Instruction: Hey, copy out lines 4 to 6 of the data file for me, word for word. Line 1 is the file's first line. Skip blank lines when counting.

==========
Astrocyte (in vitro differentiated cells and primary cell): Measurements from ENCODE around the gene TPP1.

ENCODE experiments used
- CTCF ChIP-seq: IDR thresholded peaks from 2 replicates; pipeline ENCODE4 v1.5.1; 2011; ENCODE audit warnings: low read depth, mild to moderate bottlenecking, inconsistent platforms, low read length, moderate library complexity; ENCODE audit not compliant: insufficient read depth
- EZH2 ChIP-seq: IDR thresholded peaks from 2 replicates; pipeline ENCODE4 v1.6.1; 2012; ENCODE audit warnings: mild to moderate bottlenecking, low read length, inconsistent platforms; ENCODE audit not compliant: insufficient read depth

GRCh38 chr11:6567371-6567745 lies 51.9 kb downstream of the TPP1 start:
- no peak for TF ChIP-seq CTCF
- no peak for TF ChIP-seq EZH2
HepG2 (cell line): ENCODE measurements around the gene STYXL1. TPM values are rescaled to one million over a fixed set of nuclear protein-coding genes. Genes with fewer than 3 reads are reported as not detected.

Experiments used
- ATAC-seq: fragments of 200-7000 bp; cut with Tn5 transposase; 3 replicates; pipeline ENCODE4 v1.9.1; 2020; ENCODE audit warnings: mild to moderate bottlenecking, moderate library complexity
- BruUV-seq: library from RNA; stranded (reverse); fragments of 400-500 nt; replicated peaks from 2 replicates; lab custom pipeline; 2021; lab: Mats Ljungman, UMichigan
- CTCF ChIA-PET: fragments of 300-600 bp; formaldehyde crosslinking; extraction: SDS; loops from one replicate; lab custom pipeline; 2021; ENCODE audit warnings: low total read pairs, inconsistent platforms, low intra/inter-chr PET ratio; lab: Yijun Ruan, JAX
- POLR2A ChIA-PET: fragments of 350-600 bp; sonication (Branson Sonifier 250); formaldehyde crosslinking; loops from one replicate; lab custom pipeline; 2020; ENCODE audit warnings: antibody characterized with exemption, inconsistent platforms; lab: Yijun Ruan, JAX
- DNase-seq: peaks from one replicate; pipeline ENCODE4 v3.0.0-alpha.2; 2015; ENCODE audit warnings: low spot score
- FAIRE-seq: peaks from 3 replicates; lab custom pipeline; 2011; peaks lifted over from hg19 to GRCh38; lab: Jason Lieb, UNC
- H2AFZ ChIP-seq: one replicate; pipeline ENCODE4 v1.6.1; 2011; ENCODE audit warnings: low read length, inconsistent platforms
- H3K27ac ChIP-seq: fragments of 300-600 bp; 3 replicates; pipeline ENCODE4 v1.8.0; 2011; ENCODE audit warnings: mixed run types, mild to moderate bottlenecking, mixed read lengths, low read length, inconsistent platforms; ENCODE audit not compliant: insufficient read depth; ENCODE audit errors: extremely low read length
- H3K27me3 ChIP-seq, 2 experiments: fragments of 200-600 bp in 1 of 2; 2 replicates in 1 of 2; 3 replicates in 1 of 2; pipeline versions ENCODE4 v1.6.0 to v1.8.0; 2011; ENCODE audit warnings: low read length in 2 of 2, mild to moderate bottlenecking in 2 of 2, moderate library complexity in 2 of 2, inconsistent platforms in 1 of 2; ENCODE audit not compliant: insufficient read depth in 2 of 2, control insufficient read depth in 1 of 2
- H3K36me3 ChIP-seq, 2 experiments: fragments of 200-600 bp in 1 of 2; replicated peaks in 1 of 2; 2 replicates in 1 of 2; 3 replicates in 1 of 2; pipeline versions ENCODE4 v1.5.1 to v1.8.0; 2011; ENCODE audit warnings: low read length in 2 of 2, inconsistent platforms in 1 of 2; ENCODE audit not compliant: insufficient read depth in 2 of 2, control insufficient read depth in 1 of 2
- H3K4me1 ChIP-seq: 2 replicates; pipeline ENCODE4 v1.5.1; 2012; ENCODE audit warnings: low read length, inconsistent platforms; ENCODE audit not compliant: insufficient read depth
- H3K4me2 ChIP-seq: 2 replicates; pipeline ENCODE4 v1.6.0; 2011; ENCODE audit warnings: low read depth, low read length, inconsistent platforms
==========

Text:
- EZH2 ChIP-seq: IDR thresholded peaks from 2 replicates; pipeline ENCODE4 v1.6.1; 2012; ENCODE audit warnings: mild to moderate bottlenecking, low read length, inconsistent platforms; ENCODE audit not compliant: insufficient read depth

GRCh38 chr11:6567371-6567745 lies 51.9 kb downstream of the TPP1 start:
- no peak for TF ChIP-seq CTCF